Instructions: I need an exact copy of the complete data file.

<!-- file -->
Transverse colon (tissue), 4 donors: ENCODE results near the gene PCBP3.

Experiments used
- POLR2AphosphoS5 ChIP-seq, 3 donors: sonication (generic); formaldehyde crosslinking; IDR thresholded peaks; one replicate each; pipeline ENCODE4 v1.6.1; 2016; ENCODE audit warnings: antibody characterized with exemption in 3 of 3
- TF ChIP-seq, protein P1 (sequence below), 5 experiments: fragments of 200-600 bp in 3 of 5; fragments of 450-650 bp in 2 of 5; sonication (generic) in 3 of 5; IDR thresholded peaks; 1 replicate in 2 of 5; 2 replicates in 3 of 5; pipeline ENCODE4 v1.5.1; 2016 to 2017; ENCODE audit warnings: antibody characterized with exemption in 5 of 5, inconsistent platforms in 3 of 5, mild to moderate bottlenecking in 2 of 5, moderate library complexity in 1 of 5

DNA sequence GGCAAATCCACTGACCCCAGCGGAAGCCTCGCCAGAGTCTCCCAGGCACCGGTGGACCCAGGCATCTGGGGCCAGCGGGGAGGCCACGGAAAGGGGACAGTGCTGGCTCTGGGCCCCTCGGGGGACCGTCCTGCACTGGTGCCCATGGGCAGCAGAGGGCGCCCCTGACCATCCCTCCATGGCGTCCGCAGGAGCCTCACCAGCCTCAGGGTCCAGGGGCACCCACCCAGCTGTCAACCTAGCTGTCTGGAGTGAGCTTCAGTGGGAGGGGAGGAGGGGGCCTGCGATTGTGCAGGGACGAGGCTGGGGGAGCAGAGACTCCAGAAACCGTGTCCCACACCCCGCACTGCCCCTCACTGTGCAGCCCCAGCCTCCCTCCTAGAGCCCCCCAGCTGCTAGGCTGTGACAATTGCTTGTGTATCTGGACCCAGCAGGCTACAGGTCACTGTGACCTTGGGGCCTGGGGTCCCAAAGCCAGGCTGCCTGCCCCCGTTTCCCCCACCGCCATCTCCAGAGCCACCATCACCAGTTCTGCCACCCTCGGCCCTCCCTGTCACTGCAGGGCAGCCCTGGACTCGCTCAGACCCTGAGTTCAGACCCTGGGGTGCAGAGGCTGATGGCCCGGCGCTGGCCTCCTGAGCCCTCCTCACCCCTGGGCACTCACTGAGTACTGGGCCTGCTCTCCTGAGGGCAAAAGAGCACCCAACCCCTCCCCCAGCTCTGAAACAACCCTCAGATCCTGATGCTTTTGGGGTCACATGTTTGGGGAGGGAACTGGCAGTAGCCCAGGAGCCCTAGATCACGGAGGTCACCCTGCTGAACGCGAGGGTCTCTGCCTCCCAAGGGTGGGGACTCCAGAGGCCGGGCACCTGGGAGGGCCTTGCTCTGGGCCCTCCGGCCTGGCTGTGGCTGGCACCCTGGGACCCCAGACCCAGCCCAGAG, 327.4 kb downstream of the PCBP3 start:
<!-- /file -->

Transverse colon (tissue), 4 donors: ENCODE results near the gene PCBP3.

Experiments used
- POLR2AphosphoS5 ChIP-seq, 3 donors: sonication (generic); formaldehyde crosslinking; IDR thresholded peaks; one replicate each; pipeline ENCODE4 v1.6.1; 2016; ENCODE audit warnings: antibody characterized with exemption in 3 of 3
- TF ChIP-seq, protein P1 (sequence below), 5 experiments: fragments of 200-600 bp in 3 of 5; fragments of 450-650 bp in 2 of 5; sonication (generic) in 3 of 5; IDR thresholded peaks; 1 replicate in 2 of 5; 2 replicates in 3 of 5; pipeline ENCODE4 v1.5.1; 2016 to 2017; ENCODE audit warnings: antibody characterized with exemption in 5 of 5, inconsistent platforms in 3 of 5, mild to moderate bottlenecking in 2 of 5, moderate library complexity in 1 of 5

DNA sequence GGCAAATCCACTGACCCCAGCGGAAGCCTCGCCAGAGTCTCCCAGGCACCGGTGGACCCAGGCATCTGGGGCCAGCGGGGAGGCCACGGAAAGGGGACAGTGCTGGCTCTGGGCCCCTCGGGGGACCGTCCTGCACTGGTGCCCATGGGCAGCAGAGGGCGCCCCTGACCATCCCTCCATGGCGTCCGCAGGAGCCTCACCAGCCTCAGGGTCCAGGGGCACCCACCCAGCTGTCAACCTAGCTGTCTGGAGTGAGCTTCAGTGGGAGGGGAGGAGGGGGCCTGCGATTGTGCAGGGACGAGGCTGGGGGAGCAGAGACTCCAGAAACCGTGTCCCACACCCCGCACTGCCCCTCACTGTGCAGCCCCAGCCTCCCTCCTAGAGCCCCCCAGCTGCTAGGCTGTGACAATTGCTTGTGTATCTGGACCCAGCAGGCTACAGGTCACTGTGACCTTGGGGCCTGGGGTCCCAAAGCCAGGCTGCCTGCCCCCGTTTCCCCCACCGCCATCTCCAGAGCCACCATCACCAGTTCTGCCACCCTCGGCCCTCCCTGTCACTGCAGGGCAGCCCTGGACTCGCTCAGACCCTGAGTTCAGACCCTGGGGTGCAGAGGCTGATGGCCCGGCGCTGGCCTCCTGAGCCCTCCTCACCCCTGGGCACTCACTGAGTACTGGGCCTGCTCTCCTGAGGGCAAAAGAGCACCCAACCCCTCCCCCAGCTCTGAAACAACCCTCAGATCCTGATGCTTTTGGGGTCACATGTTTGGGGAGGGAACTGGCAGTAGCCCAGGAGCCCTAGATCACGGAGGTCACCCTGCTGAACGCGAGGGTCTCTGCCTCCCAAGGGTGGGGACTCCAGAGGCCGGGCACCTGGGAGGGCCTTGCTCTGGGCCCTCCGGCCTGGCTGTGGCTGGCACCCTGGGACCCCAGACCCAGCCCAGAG, 327.4 kb downstream of the PCBP3 start: